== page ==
Unfortunately, the NHS is unsustainable at current levels. And as it is [perceptibly] "free", naturally it is subject to widespread abuse. Have a sniffle? Can't get a gp appointment today? Go to A&E. It has been estimated that as much as a quarter of NHS expenditures can be linked to unneccessary consumption of services, because it's "free". Why not?
Estimated by who? Do you have a link?
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Old Nov 22nd 2015, 6:15 pm
  #21  
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Default Re: A bouquet to the NHS

HOW MUCH DO WE USE THE NHS? Centre for policy studies

Fifth of NHS A&E visits are unnecessary and cost the taxpayer
Figures show 19.1% of visits (3.6 million) to A&E are for minor issues that could be dealt with elsewhere

Unnecessary A&E visits cost hospitals millions each year
One out of every four people who goes to A&E in the North West does not need to be there

‘Unnecessary’ trips to A&E in Cambridgeshire cost NHS millions - new figures reveal
A quarter of patients who attended accident and emergency departments in Cambridgeshire and Peterborough during 2014/15 could have cared for themselves or used alternative services, according to new figures.

More than 30,000 emergency ambulance calls are unnecessary – Deputy Minister
More than 30,000 999 calls for an emergency ambulance in Wales during the last year have been for minor illness like toothache, sore throats, coughs and colds, Deputy Health Minister Vaughan Gething today said.

To save the NHS, why not charge those who abuse it?

There are plenty more examples of NHS "abuse of convenience", but I thought this might be enough for starters.

Last edited by amideislas; Nov 22nd 2015 at 6:19 pm.
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Old Nov 22nd 2015, 7:56 pm
  #22  
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Default Re: A bouquet to the NHS

We got back at the end of Sept. Our experience has also been positive. I have two under two and was advised I had to have a physical to register the babies, unfortunately their were no appointments for the physical for 3 weeks but I appreciated that the practice manager called to reassure me that if the babies became ill in that time they'd be seen immediately, apparently the practice have a same day policy for sick children . Once we were properly registered we were set up with a health visitor who visited us at home to go over the boys records. She's now getting their immunisation records aligned with the Nhs immunisation plan and is calling me this week to make appointments for the shots both boys are due. I love it that the Nhs staff have taken ownership and set it upon themselves to help get us organised. From experience in the US I had to do a lot of running round.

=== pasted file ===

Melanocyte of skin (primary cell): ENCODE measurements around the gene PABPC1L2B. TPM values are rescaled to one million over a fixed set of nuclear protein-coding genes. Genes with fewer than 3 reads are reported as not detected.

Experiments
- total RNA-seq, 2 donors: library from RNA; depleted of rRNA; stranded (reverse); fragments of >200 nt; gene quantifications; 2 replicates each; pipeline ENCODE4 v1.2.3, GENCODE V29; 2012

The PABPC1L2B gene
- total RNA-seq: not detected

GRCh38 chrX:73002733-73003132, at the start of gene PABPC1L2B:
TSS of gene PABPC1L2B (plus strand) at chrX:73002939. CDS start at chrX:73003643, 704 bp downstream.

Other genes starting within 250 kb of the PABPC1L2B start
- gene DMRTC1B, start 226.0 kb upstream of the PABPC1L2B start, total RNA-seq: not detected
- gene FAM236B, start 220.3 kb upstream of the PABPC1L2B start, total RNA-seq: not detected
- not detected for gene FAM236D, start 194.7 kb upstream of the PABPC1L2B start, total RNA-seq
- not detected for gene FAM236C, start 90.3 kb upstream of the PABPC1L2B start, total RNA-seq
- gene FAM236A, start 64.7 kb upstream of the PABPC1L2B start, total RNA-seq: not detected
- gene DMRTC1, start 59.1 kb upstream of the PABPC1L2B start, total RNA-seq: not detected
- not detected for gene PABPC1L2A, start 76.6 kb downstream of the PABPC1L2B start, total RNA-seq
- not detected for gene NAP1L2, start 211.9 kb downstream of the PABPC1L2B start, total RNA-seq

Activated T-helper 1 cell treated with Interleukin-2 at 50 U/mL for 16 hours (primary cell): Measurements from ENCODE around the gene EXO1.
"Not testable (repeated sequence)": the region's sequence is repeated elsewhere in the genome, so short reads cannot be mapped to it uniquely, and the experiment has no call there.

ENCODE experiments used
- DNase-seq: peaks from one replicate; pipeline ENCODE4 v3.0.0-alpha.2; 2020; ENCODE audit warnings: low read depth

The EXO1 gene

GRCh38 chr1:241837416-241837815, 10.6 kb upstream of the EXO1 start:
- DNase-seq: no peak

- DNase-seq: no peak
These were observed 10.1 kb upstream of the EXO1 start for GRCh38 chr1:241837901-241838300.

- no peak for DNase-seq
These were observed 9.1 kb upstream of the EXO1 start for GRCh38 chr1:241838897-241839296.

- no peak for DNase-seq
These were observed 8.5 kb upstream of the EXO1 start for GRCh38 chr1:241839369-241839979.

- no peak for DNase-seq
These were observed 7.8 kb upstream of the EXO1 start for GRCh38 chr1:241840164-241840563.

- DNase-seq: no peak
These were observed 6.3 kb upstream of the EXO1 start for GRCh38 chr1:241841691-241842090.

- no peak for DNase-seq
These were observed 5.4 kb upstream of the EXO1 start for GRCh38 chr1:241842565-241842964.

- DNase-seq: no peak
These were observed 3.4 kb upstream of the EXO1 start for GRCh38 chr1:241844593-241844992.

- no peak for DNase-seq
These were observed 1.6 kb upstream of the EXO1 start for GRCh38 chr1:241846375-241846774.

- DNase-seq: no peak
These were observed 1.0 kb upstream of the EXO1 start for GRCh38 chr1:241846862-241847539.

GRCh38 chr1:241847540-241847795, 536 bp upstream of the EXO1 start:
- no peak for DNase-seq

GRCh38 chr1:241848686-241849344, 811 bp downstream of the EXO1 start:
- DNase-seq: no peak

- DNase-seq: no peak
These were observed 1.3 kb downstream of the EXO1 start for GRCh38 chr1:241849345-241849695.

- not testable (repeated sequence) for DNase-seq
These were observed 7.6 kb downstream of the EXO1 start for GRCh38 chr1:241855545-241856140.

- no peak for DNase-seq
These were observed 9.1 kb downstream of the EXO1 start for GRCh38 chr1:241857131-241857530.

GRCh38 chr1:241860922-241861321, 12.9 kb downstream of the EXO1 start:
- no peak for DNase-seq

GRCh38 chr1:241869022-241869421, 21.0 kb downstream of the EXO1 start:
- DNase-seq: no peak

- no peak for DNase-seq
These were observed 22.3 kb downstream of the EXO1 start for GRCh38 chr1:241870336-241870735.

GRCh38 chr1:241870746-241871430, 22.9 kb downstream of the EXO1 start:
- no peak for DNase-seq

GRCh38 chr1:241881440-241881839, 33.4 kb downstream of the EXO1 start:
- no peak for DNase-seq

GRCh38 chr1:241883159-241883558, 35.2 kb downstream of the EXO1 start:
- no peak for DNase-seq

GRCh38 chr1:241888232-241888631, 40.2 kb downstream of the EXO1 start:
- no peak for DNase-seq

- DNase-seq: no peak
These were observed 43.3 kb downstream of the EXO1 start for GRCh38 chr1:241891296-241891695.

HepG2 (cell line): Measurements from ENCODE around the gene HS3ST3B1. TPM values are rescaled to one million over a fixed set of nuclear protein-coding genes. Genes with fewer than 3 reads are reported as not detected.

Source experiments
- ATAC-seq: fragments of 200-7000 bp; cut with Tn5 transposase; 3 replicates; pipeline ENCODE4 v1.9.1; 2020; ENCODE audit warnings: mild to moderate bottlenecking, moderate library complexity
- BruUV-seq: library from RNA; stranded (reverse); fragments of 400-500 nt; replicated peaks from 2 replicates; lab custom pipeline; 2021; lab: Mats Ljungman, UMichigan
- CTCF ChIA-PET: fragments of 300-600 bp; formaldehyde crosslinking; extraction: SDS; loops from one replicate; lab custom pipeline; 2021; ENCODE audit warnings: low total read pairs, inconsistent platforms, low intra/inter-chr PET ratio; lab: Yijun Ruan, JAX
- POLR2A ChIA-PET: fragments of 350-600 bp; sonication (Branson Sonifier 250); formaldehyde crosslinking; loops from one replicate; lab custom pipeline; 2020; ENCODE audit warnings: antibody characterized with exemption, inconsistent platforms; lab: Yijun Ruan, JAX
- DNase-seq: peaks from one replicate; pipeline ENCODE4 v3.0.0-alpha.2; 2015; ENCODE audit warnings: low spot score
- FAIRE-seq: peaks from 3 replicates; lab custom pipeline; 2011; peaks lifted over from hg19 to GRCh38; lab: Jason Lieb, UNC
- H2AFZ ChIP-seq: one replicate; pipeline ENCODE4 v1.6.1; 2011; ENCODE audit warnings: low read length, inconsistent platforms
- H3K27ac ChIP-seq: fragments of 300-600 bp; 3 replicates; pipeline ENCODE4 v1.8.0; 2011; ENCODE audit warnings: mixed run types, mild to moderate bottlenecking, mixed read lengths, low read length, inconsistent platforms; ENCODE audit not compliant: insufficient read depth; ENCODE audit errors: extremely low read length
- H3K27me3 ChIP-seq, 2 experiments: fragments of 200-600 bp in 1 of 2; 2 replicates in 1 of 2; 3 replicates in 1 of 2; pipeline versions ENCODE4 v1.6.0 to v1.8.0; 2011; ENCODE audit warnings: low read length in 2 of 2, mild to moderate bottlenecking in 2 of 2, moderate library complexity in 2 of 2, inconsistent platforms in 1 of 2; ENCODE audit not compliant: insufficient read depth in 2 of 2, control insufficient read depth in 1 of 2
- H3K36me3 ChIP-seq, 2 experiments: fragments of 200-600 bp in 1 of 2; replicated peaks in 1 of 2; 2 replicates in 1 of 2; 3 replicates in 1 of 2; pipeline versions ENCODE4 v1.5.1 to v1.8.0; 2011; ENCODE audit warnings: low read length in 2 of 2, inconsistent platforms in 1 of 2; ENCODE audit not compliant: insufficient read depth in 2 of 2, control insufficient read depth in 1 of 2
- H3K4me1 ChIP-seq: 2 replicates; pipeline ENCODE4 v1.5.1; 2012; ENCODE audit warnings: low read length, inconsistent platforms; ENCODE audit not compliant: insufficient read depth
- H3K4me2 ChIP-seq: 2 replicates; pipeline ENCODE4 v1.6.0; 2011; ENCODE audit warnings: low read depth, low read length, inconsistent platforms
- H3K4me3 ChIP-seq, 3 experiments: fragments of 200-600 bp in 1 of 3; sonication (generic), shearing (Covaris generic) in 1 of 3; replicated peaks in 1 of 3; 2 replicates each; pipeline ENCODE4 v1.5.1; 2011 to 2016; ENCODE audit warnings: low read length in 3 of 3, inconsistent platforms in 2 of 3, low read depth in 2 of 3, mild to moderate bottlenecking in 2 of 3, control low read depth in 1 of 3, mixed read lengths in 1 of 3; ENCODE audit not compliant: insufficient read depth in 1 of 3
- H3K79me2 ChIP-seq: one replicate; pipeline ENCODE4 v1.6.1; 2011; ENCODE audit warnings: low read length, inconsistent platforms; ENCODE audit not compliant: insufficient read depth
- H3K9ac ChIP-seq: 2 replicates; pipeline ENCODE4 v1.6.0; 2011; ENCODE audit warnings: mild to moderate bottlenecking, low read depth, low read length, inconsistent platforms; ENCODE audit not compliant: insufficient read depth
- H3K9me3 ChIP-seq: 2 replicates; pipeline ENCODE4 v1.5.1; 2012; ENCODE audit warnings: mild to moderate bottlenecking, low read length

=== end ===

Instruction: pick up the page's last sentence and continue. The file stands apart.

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Old Nov 22nd 2015, 11:04 pm
  #23  
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Default Re: A bouquet to the NHS

Originally Posted by amideislas View Post
HOW MUCH DO WE USE THE NHS? Centre for policy studies

Fifth of NHS A&E visits are unnecessary and cost the taxpayer
Figures show 19.1% of visits (3.6 million) to A&E are for minor issues that could be dealt with elsewhere

Unnecessary A&E visits cost hospitals millions each year
One out of every four people who goes to A&E in the North West does not need to be there

‘Unnecessary’ trips to A&E in Cambridgeshire cost NHS millions - new figures reveal
A quarter of patients who attended accident and emergency departments in Cambridgeshire and Peterborough during 2014/15 could have cared for themselves or used alternative services, according to new figures.

More than 30,000 emergency ambulance calls are unnecessary – Deputy Minister
More than 30,000 999 calls for an emergency ambulance in Wales during the last year have been for minor illness like toothache, sore throats, coughs and colds, Deputy Health Minister Vaughan Gething today said.

To save the NHS, why not charge those who abuse it?

There are plenty more examples of NHS "abuse of convenience", but I thought this might be enough for starters.
Please note that all of those "statistics" refer to A&E services, not to the NHS as a whole, whereas none of the positive endorsements on this thread refer to A&E.
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Old Nov 23rd 2015, 6:48 am
  #24  
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Default Re: A bouquet to the NHS

Well, I'd hope comments would be positive.

I don't believe there's anywhere else on the planet where you can call an ambulance to get treatment for a sore throat, and not have to pay something for it. Saves a trip to boots to buy lozenges that cost 3 or 4 quid. Penny saved is a penny earned!
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Old Nov 23rd 2015, 8:15 am
  #25  
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Default Re: A bouquet to the NHS

"Unsustainable at current levels" Why do you say that ? I would sooner that my taxes go on NHS than many other follies of Westminster.
What money is spent on is a political decision - as is all the propaganda about "Austerity".